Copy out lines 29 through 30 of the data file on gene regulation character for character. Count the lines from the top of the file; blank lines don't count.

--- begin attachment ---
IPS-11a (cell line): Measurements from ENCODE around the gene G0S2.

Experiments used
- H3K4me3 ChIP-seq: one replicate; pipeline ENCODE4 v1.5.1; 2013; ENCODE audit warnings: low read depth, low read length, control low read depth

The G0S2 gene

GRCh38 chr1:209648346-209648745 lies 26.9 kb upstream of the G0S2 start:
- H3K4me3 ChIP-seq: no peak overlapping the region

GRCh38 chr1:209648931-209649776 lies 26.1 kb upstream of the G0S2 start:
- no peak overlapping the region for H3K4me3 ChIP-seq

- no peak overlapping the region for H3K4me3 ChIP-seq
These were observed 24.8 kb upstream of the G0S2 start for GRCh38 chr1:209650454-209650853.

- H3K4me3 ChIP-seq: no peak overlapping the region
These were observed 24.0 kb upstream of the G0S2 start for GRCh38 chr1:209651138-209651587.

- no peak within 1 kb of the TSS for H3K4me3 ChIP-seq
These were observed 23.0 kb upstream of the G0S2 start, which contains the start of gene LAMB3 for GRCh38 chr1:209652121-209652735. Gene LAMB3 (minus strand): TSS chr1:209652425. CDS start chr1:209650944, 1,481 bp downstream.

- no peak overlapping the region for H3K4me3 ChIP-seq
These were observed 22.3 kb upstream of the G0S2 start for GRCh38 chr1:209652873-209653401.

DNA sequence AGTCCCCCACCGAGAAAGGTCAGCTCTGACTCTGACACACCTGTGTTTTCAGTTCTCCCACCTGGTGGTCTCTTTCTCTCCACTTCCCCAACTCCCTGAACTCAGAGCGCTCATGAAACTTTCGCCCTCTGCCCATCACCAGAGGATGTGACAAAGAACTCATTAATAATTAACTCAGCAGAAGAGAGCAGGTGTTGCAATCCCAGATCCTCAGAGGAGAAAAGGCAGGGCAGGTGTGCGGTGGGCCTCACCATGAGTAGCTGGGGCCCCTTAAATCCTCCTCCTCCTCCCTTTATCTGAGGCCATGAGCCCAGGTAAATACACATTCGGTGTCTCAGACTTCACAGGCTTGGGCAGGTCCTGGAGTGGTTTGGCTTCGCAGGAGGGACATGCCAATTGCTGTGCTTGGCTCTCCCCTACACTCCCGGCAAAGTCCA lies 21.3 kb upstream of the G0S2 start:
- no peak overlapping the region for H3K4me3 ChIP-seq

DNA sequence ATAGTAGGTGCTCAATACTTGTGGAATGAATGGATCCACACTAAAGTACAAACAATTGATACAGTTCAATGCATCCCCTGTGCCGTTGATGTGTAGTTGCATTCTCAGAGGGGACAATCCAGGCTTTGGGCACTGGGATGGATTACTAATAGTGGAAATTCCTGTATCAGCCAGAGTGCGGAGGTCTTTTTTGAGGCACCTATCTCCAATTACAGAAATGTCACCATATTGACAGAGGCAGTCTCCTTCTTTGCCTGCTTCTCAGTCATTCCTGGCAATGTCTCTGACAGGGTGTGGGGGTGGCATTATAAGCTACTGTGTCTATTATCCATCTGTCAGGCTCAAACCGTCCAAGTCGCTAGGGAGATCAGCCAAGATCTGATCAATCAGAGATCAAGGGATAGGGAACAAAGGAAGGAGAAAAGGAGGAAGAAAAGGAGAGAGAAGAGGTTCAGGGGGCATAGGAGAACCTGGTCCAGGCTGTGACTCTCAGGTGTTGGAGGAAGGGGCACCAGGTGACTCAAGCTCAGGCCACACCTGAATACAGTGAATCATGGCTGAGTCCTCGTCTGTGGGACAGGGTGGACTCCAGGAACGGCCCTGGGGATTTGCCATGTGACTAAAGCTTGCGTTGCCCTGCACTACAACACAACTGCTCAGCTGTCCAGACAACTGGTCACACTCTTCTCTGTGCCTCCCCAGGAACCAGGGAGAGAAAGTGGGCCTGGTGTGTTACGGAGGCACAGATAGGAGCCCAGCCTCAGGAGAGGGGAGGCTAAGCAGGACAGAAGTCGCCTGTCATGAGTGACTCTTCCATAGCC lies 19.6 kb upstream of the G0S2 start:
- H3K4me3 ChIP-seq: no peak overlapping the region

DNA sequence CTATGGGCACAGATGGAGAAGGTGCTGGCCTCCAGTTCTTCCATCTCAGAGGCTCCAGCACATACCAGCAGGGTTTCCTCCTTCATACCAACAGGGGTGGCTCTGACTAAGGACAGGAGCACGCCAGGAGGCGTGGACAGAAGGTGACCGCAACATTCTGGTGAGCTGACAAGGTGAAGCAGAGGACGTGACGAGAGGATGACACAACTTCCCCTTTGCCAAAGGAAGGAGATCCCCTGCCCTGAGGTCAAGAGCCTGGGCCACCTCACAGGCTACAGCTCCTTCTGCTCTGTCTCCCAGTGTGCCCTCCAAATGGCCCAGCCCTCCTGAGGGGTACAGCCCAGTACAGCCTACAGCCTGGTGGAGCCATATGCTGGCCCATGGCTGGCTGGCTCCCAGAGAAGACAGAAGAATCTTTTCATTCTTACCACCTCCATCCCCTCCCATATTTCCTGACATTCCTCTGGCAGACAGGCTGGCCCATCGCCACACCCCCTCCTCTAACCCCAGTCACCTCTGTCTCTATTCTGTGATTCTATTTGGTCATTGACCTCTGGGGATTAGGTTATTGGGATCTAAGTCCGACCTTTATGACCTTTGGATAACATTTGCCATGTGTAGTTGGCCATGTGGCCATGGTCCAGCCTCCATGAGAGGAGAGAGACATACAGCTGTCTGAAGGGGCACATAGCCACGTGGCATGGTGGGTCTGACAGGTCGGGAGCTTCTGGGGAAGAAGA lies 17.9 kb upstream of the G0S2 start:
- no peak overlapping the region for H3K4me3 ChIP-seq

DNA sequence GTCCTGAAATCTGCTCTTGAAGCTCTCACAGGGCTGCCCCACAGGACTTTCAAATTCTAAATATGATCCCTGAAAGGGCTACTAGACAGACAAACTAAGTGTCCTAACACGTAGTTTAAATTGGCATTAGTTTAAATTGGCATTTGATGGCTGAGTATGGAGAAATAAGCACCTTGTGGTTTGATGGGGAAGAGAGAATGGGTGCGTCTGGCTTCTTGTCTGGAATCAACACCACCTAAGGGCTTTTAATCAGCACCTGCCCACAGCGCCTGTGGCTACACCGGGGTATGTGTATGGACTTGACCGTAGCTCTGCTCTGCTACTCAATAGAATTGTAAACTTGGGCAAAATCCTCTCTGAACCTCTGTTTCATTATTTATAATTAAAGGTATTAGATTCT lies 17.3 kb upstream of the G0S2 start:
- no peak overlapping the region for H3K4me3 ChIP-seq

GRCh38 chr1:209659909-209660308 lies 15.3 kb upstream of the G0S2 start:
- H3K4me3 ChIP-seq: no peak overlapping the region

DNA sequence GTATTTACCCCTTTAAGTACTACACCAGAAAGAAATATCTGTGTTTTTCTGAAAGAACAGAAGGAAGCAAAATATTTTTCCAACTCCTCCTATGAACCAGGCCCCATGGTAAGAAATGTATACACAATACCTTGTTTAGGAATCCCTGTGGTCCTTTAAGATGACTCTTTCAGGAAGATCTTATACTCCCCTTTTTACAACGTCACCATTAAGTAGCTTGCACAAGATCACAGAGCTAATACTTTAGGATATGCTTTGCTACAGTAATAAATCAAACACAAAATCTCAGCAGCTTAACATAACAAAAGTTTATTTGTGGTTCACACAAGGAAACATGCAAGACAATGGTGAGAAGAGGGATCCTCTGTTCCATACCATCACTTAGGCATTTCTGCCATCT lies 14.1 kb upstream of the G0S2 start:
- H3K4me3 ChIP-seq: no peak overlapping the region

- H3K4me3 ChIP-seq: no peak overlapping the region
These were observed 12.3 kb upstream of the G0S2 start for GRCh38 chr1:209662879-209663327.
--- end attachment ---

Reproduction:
- H3K4me3 ChIP-seq: no peak overlapping the region
These were observed 12.3 kb upstream of the G0S2 start for GRCh38 chr1:209662879-209663327.